(Only Android nerds allowed?)
This weekend I was the lucky owner of a brand new Galaxy Nexus test unit. I loved playing around with Ice Cream Sandwich, showing off "Face Unlock," bumping phones with other lucky Galaxy Nexus owners to initiate Android Beam and reveling in all the minor-yet-significant stylistic changes to the UI. And yet, I found myself wishing there was something more to the phone – something that would allow me to instantly and emotionally connect me to it.
Techies (and I mean that word in a very positive sense) would like to argue that phones are about processing power, gaming performance, beautiful displays and amazing battery life, but much of the population buys phones based on a few wow factors which elevate these phones above the realm of their competitors. For the iPhone, it's Siri. But what Android feature could Google sell to the smartphone-averse which proves its superiority with style and ease?
Missing wow-worthy moments
I wish I could say I'm a total Android convert, prosthletyzing the benefits of the newest Google superphone to the masses, but I found myself missing a certain "je ne sais quoi" when playing around with the Galaxy Nexus. Sure, the changes to the way one scrolls through homescreens, monitors data, adds widgets and searches the web have been fundamentally altered. And yet these series of UI tweaks, for some reason, do not add up to a completely compelling experience.
There are certain fun features that draw me in, however. The funny faces one can create using the video camera are one. Here is a diversionary Google feature that the company probably cooked up in a few weeks that actually does provide a wow factor for the masses. Somehow the video function can track my head movements and continually alter my facial features. It's the kind of thing one could actually imagine showing off to friends and getting a lot of oohs and ahhs.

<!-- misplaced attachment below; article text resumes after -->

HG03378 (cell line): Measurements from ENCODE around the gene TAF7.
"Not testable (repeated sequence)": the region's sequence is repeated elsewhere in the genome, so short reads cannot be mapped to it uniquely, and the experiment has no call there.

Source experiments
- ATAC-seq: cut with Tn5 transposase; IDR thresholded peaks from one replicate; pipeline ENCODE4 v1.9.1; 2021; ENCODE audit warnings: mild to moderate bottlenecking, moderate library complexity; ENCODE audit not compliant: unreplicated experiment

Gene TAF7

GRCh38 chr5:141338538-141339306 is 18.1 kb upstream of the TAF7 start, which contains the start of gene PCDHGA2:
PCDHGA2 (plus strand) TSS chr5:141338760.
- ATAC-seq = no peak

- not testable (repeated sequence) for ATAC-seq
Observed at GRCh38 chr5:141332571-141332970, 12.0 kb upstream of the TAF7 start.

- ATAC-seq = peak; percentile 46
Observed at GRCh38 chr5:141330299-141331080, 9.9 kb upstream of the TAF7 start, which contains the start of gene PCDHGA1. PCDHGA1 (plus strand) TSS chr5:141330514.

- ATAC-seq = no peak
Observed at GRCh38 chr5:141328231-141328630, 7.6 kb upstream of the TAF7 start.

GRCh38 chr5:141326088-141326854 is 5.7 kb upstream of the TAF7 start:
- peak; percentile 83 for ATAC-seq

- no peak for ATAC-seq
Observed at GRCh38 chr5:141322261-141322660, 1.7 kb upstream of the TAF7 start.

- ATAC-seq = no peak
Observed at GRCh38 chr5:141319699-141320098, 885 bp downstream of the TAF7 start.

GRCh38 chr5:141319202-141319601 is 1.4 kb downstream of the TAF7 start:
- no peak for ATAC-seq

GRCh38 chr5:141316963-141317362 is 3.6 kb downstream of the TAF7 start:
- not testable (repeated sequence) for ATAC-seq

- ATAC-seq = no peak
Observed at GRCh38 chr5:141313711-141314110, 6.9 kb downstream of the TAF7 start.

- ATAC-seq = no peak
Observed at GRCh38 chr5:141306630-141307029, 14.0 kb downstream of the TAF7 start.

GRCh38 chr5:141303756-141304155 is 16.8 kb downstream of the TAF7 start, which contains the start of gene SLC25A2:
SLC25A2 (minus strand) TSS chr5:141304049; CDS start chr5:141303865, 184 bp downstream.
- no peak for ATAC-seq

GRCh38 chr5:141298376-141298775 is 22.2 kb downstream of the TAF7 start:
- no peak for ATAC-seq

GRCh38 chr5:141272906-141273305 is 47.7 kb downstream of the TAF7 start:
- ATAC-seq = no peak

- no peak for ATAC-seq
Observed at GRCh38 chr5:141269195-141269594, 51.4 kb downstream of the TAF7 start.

And perhaps that's my entire beef with ICS – I want my friends to understand how great it is, but the Galaxy Nexus doesn't have enough requisite wow-worthy features for me to show off. It gets the job done with style and panache but none of the emotional appeal of a feature like Siri, who appears to be some sort of robot slave sent from heaven.
We want to have an emotional connection to our devices
Google certainly knows how to create an emotional connection. Their Google Chrome ads are legendary. Just today, the company released a report on the Google Zeitgeist – the top searched-for stories in Google Search, as well as a deeply satisfying round-up video with backup music provided by U2. It struck so many good notes. But a Google phone isn't nearly as entertaining and emotionally-satisfying.
To elevate their Nexus phones and operating systems above and beyond the realm of the nerds, I think that Google will have to think much more about features that are even more impressive to the casual smartphone user than Face Unlock and Silly Faces.
These features will need to be emotional in nature. When Siri responds to you like she's your friend, that's an emotional connection. Likewise, when the Galaxy Nexus asks you if you'd like to text someone back "I'm busy" rather than picking up the phone, it's like a friend offering to write a note on your behalf. We desperately need more of these features on Android.
We connect through our devices, but we also connect to them. The faster Google realizes this, the better.
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